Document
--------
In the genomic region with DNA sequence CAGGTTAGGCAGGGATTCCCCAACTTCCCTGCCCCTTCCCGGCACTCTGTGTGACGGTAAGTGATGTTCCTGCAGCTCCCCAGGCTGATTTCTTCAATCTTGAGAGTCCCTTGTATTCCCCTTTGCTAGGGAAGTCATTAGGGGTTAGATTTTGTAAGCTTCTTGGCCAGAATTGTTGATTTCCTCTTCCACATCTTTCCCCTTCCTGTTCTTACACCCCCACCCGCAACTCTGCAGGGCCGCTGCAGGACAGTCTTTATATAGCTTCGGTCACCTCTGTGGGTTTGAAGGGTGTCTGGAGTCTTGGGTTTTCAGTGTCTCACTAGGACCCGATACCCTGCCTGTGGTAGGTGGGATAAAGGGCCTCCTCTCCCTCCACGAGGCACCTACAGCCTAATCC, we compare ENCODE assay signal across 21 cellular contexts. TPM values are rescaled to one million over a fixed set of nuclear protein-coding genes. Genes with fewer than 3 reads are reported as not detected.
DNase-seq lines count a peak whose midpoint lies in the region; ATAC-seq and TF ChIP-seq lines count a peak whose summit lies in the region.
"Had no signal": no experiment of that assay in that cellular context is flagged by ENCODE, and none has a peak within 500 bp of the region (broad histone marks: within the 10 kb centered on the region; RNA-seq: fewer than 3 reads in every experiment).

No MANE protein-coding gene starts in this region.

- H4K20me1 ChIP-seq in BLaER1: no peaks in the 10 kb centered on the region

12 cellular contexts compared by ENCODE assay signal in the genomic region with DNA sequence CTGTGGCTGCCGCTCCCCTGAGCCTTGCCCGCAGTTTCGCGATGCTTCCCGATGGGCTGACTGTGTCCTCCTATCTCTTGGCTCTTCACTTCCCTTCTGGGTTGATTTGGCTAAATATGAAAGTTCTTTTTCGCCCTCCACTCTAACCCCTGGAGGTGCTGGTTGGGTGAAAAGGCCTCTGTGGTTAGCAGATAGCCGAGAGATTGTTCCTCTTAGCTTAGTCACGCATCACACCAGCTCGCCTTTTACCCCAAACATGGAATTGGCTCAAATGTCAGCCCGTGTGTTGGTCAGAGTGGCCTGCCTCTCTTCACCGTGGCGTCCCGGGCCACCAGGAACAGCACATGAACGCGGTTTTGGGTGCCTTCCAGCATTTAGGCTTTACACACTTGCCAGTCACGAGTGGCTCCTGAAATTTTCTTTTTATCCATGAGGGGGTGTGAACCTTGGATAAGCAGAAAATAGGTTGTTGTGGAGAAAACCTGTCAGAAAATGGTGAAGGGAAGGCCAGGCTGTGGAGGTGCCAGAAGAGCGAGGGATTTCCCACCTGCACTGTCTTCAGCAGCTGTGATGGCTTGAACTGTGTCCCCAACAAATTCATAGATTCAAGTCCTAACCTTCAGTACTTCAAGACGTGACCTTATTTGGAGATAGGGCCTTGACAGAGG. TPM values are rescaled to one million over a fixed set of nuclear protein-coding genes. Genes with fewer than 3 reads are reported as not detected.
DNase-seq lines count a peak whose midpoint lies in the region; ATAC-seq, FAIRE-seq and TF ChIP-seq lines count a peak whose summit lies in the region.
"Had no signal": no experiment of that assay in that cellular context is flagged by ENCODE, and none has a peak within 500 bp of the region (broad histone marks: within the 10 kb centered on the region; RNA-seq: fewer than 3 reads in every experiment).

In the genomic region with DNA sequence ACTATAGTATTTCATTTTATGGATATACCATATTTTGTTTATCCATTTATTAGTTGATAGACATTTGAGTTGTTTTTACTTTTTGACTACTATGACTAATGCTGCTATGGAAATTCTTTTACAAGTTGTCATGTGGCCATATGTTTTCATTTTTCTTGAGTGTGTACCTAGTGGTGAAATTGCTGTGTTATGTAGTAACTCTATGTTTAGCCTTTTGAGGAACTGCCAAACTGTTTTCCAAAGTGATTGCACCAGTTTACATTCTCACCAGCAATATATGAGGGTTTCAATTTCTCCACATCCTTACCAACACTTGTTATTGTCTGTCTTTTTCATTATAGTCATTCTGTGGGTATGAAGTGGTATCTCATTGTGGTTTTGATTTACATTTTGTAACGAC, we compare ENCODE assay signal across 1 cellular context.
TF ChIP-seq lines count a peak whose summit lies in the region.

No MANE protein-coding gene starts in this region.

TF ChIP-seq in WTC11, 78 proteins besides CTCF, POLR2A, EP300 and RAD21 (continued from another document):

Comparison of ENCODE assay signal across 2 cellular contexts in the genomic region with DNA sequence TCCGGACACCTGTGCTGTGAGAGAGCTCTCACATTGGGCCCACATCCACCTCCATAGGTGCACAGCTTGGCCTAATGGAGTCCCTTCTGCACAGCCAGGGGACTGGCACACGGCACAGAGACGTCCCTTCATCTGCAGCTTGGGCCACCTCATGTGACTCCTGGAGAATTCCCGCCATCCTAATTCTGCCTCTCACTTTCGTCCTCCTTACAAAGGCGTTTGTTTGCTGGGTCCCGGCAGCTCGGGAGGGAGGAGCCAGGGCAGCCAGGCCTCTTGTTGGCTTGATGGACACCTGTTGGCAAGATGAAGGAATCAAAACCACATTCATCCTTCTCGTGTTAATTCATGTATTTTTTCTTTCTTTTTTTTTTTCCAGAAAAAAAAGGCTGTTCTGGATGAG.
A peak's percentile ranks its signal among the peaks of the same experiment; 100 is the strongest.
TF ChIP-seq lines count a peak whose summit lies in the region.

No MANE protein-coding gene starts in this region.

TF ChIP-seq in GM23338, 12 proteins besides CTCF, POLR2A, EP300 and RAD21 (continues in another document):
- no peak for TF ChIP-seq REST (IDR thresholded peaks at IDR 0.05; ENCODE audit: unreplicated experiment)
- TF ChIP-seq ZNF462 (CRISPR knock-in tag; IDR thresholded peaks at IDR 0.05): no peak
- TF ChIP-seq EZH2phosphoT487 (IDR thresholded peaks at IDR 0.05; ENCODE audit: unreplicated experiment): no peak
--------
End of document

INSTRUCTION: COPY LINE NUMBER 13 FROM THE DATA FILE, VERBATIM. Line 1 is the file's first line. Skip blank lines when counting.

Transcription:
Comparison of ENCODE assay signal across 2 cellular contexts in the genomic region with DNA sequence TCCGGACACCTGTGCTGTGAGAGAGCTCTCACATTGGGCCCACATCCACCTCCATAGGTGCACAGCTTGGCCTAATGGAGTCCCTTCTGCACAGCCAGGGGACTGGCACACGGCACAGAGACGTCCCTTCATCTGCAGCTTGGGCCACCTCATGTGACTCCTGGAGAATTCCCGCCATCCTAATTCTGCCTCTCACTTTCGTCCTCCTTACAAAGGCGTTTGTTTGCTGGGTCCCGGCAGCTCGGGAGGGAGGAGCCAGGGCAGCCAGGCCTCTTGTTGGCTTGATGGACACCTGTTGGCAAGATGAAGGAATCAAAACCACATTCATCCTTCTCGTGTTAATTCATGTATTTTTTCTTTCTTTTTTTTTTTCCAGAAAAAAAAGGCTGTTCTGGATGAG.